You Still Need to Do the Work

Needs assessment must be done in some fashion every time you get a learning project request.

I’ve decided that I’ll write about going back to some of the “basics” this year. For this issue, let’s look at needs assessment. Why? Because that is where all learning projects must begin.

It is 2020. We have so many rapid development tools and apps at our fingertips that it is easy to build something at the mere suggestion that someone—or a group of someones—in our workplace needs to learn something (whether the someone(s) agrees or not). However, just because you can build things with one of these fabulous tools doesn’t mean you get to skip doing the work.

Of course, having access to tools has made it possible for us to do so much more. But they don’t replace doing the work—meaning the upfront work we all should be doing, no matter what the learning project is or what our role is (i.e., instructional designer, e-learning designer, trainer, learning technologist, organizational development specialist, etc.).

Needs assessment must be done in some fashion every time. Otherwise, how do you know a course or class is even needed? Of course, it is a matter of scale. Large learning projects need a more robust set of needs assessments. Doing the needs assessment is essential to the success of every learning project—from beginning to end. Smaller learning projects also require a needs assessment—maybe even more so. You just might have to go about things a bit differently than you would with larger learning projects. But the information the needs assessment provides is just as necessary and vital for the success of the project. No cheating. No shortcuts. You still have to do the work!


As soon as the request for a learning project appears, we need to begin asking questions. Lots of them. We also need to:

  • Uncover needs
  • Figure out who the learning audience is going to be
  • Determine what the outcomes are expected to be
  • Decide how we’ll know whether it worked or not
  • Identify the success measures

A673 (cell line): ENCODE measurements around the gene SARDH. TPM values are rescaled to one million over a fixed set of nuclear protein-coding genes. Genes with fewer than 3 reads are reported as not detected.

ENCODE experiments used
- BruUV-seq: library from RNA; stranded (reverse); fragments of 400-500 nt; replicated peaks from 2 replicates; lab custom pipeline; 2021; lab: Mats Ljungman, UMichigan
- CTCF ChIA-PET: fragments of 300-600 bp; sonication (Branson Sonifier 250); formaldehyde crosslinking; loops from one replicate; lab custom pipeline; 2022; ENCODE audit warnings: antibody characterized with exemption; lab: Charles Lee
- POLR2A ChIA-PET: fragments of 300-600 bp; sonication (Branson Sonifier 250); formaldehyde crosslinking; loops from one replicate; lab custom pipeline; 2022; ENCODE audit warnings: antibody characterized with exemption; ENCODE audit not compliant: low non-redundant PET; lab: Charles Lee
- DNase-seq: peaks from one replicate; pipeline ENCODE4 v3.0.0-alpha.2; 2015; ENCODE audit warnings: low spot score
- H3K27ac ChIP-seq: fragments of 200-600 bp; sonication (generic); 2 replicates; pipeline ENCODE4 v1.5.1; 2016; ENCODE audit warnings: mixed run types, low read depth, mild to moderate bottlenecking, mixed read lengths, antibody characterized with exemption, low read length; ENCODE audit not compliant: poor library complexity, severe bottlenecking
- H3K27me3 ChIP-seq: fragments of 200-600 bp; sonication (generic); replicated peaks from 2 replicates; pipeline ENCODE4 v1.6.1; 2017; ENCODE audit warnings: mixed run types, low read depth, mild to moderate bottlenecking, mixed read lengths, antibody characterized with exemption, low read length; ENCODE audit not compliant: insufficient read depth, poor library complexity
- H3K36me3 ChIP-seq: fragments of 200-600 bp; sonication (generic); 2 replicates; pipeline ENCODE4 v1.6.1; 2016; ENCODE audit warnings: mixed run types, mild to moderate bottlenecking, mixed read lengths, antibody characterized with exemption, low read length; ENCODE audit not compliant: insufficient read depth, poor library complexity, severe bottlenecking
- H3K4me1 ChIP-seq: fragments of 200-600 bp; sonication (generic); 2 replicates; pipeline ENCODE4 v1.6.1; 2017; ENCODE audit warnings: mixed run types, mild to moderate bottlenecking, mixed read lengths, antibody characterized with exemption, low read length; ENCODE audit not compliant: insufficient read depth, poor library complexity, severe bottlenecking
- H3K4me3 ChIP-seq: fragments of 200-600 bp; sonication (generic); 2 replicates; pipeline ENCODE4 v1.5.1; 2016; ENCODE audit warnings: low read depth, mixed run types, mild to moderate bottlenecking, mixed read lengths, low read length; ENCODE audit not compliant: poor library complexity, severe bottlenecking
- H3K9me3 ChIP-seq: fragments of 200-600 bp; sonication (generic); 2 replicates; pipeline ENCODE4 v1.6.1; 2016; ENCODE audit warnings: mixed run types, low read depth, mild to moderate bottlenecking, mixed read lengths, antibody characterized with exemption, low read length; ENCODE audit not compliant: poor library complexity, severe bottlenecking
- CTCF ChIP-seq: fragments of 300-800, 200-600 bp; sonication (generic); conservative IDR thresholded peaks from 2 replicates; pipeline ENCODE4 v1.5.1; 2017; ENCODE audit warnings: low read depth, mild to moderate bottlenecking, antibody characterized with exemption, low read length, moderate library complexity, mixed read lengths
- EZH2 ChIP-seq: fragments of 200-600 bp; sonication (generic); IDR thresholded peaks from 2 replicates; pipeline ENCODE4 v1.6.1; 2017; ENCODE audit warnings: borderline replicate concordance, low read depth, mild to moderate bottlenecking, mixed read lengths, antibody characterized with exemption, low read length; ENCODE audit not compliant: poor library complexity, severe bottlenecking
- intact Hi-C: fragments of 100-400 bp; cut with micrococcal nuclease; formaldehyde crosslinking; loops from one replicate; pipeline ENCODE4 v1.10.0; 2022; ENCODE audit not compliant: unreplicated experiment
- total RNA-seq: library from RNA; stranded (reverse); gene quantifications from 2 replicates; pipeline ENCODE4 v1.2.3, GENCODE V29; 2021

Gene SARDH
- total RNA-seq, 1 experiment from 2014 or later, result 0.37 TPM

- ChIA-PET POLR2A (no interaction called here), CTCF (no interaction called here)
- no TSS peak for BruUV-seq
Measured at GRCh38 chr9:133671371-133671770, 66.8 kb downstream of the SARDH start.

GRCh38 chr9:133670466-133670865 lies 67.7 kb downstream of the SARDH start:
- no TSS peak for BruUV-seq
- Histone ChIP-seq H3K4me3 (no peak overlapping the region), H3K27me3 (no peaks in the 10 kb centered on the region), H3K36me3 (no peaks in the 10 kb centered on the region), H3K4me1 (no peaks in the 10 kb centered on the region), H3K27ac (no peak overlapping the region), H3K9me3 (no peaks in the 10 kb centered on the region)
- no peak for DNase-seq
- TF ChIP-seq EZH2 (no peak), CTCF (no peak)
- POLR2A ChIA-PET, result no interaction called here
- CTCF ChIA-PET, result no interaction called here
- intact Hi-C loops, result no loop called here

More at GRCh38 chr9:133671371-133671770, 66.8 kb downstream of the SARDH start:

• Determine how best to evaluate the learning that took place
  • Identify how the learning will be reinforced back on the job

In other words, we need to look at all of the aspects of the learning project. Sure, process models exist. There’s ADDIE (Analysis, Design, Development, Implementation, and Evaluation), of course. And SAM (Successive Approximation Model) is good, too. Or be “agile.” But no matter the model, you still have to do the work!


So what changes do you need to implement at work to start doing better? Who do you need to talk with about implementing the needs assessment into the process? (Hint: Start with someone who generally loves everything you do.) Set some goals. Start by crafting a set of questions you ask at the outset of every learning project request. From there, establish a set of practices everyone can adopt, regardless of their role and expectations. Pay attention throughout the year and track the success of learning projects. You’ve got this!

Dawn J. Mahoney, CPLP, owns Learning in The White Space LLC, a freelance talent development (“training”) and instructional design consultancy. She is passionate about developing people through better training, better instructional design, and better dialog. Mahoney asks the tough questions to ensure the training content is relevant to the work and performance expectations. She does this work because she loves to see the moment when the learning “dawns” on her learners. If you need help, get in touch with her at: